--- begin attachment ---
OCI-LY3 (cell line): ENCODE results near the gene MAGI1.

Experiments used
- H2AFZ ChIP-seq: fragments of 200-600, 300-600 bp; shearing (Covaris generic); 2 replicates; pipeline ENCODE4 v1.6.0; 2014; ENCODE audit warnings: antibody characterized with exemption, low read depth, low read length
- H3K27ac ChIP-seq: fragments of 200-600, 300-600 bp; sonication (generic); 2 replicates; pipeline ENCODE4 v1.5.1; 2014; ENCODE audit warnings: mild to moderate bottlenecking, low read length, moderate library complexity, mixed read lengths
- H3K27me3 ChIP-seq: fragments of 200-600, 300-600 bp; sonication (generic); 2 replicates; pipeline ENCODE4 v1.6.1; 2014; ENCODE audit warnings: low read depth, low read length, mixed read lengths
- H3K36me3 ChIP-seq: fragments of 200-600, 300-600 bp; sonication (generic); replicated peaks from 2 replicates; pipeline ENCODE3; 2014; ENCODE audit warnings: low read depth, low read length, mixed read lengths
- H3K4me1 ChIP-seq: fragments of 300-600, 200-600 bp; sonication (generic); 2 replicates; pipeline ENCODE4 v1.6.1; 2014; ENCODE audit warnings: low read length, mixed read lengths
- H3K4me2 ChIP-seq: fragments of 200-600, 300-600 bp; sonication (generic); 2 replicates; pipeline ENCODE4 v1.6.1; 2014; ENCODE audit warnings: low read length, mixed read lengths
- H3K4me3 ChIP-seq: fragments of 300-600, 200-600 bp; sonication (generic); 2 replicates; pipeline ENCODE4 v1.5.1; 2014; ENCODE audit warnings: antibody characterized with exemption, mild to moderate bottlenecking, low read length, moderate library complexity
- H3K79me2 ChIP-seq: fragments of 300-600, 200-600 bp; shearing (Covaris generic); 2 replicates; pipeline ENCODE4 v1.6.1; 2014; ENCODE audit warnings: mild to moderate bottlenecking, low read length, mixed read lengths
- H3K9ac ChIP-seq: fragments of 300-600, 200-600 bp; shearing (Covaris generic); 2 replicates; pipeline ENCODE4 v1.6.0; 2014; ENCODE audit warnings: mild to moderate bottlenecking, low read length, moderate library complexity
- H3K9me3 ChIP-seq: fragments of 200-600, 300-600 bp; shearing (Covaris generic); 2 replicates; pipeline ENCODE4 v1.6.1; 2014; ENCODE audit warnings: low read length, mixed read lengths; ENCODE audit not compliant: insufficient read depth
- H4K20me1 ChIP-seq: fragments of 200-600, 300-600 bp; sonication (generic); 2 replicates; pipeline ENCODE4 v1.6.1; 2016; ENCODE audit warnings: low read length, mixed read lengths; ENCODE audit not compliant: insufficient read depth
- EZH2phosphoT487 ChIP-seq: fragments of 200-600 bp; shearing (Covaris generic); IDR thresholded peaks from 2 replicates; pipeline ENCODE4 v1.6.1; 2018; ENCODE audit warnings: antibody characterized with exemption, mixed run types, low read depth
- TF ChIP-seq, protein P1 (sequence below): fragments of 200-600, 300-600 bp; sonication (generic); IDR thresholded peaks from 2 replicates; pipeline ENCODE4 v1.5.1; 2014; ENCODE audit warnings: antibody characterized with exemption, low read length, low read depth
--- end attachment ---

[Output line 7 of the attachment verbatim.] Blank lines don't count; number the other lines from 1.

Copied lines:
- H3K4me1 ChIP-seq: fragments of 300-600, 200-600 bp; sonication (generic); 2 replicates; pipeline ENCODE4 v1.6.1; 2014; ENCODE audit warnings: low read length, mixed read lengths